The rollout of Rich Communication Services (RCS) in the US and much of the world has been a slow affair. However, the next-generation replacement for SMS and MMS messaging just got a much-needed boost from T-Mobile and Google. The companies say they’ve partnered to make RCS messaging available to all T-Mobile and Metro by T-Mobile customers.
The messaging standard is meant to be the successor to SMS, but its rollout has been slow and messy. Many carriers T-Mobile included began supporting RCS years ago, but it generally only worked between subscribers of the same phone carrier and often only while they were using a specific carrier-made app, meaning it’s been basically useless.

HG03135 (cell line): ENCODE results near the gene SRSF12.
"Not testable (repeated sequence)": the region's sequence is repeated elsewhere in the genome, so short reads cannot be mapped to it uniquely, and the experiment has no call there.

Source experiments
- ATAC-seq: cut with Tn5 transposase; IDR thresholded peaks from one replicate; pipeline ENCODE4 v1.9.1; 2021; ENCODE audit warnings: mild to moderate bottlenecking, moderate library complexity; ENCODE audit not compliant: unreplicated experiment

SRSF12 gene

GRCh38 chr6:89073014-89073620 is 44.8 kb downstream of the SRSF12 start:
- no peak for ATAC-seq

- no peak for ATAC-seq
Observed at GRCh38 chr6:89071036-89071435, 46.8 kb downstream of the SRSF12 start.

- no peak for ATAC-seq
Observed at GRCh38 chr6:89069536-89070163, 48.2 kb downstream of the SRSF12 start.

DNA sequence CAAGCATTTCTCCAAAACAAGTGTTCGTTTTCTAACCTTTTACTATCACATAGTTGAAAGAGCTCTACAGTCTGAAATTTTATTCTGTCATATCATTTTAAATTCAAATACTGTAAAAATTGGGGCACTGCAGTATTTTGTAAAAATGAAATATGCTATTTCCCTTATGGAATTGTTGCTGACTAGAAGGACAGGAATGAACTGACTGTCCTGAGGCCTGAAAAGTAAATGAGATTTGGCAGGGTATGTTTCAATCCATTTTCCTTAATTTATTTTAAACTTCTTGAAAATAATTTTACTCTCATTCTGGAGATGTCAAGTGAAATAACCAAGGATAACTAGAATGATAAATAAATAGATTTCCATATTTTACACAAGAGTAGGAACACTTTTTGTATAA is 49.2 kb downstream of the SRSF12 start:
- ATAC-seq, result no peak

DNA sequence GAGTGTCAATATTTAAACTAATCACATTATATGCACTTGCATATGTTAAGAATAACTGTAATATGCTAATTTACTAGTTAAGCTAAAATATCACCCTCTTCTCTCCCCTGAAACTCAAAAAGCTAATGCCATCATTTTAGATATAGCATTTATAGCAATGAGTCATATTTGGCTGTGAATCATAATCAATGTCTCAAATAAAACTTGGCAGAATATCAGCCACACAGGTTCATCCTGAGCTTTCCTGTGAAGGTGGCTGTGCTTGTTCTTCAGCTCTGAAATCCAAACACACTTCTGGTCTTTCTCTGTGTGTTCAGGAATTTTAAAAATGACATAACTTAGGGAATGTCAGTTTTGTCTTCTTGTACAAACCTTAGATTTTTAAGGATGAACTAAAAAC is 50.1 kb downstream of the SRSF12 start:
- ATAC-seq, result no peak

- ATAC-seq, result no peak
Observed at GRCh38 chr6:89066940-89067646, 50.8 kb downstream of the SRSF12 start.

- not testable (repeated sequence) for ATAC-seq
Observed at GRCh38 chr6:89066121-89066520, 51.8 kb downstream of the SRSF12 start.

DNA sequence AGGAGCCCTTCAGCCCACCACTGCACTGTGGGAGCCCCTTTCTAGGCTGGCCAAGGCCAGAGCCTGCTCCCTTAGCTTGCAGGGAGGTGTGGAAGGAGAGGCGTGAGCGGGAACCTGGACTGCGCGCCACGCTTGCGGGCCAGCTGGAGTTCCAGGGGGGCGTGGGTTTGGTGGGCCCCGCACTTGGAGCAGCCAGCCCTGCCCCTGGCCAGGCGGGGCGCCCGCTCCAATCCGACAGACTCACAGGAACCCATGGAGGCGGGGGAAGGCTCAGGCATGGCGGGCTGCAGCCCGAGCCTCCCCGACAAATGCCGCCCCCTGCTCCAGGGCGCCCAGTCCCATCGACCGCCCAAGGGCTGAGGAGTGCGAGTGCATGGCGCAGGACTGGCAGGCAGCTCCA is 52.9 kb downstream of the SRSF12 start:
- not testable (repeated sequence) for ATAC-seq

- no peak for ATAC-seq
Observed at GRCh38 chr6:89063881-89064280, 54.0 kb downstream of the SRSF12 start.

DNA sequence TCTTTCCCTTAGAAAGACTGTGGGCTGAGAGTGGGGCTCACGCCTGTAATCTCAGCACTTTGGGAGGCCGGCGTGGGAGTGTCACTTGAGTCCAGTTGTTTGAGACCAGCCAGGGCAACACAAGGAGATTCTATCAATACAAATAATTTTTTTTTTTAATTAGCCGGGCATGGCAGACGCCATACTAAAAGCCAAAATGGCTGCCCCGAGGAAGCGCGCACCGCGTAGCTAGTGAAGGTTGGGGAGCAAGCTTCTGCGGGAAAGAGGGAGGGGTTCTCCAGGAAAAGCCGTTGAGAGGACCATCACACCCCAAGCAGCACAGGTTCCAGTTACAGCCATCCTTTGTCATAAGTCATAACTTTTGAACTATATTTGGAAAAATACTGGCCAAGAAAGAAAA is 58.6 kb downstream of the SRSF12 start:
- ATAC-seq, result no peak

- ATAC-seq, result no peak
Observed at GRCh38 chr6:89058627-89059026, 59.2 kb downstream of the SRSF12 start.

Today’s launch gets us a lot closer to a world where RCS just works. T-Mobile is supporting RCS Universal Profile 1.0, which is the version that’s supposed to enable cross-carrier messaging (once other carriers support it). Carriers have been promising this for a long time since 2017 but existing support has been limited and has come in incremental spurts.
In the US, the largest RCS rollout so far has come thanks to Google, which has started to just turn the feature on for some Messages users by relying on its own RCS system. T-Mobile support should mean that a lot more people will now be capable of sending a receiving those messages, but the big change won’t come until Verizon and AT&T enable cross-carrier RCS support, too.